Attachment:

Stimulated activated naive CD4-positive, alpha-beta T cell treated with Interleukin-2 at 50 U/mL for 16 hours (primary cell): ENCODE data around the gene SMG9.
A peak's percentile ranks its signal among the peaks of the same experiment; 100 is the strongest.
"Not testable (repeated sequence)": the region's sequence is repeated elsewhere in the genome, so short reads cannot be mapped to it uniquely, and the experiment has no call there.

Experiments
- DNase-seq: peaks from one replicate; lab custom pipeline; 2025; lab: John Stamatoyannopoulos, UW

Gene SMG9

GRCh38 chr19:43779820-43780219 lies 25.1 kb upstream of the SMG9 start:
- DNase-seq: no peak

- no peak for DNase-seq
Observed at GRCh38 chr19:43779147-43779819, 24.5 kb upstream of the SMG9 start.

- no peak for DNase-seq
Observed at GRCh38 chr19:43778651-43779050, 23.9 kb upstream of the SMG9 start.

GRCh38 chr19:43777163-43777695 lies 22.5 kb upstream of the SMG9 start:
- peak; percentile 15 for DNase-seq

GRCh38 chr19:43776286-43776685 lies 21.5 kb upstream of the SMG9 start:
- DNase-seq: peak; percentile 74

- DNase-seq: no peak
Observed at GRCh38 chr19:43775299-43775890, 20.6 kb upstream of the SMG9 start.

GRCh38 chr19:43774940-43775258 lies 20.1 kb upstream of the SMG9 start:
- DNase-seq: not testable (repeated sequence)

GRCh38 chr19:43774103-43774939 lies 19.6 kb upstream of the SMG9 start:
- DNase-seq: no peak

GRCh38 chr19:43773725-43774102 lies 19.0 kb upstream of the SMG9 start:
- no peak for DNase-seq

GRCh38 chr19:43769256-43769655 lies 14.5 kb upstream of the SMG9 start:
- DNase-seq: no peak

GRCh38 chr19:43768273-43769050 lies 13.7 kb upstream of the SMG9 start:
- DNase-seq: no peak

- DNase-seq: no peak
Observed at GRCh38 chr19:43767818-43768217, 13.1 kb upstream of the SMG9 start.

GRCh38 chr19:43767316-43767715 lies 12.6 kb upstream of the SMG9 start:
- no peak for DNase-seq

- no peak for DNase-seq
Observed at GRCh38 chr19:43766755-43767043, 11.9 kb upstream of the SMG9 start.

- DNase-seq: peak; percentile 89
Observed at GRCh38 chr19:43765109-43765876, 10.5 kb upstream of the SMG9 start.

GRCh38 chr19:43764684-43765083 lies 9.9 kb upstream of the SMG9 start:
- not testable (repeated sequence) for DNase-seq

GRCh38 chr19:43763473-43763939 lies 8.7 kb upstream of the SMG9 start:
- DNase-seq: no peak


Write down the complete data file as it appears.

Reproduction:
Stimulated activated naive CD4-positive, alpha-beta T cell treated with Interleukin-2 at 50 U/mL for 16 hours (primary cell): ENCODE data around the gene SMG9.
A peak's percentile ranks its signal among the peaks of the same experiment; 100 is the strongest.
"Not testable (repeated sequence)": the region's sequence is repeated elsewhere in the genome, so short reads cannot be mapped to it uniquely, and the experiment has no call there.

Experiments
- DNase-seq: peaks from one replicate; lab custom pipeline; 2025; lab: John Stamatoyannopoulos, UW

Gene SMG9

GRCh38 chr19:43779820-43780219 lies 25.1 kb upstream of the SMG9 start:
- DNase-seq: no peak

- no peak for DNase-seq
Observed at GRCh38 chr19:43779147-43779819, 24.5 kb upstream of the SMG9 start.

- no peak for DNase-seq
Observed at GRCh38 chr19:43778651-43779050, 23.9 kb upstream of the SMG9 start.

GRCh38 chr19:43777163-43777695 lies 22.5 kb upstream of the SMG9 start:
- peak; percentile 15 for DNase-seq

GRCh38 chr19:43776286-43776685 lies 21.5 kb upstream of the SMG9 start:
- DNase-seq: peak; percentile 74

- DNase-seq: no peak
Observed at GRCh38 chr19:43775299-43775890, 20.6 kb upstream of the SMG9 start.

GRCh38 chr19:43774940-43775258 lies 20.1 kb upstream of the SMG9 start:
- DNase-seq: not testable (repeated sequence)

GRCh38 chr19:43774103-43774939 lies 19.6 kb upstream of the SMG9 start:
- DNase-seq: no peak

GRCh38 chr19:43773725-43774102 lies 19.0 kb upstream of the SMG9 start:
- no peak for DNase-seq

GRCh38 chr19:43769256-43769655 lies 14.5 kb upstream of the SMG9 start:
- DNase-seq: no peak

GRCh38 chr19:43768273-43769050 lies 13.7 kb upstream of the SMG9 start:
- DNase-seq: no peak

- DNase-seq: no peak
Observed at GRCh38 chr19:43767818-43768217, 13.1 kb upstream of the SMG9 start.

GRCh38 chr19:43767316-43767715 lies 12.6 kb upstream of the SMG9 start:
- no peak for DNase-seq

- no peak for DNase-seq
Observed at GRCh38 chr19:43766755-43767043, 11.9 kb upstream of the SMG9 start.

- DNase-seq: peak; percentile 89
Observed at GRCh38 chr19:43765109-43765876, 10.5 kb upstream of the SMG9 start.

GRCh38 chr19:43764684-43765083 lies 9.9 kb upstream of the SMG9 start:
- not testable (repeated sequence) for DNase-seq

GRCh38 chr19:43763473-43763939 lies 8.7 kb upstream of the SMG9 start:
- DNase-seq: no peak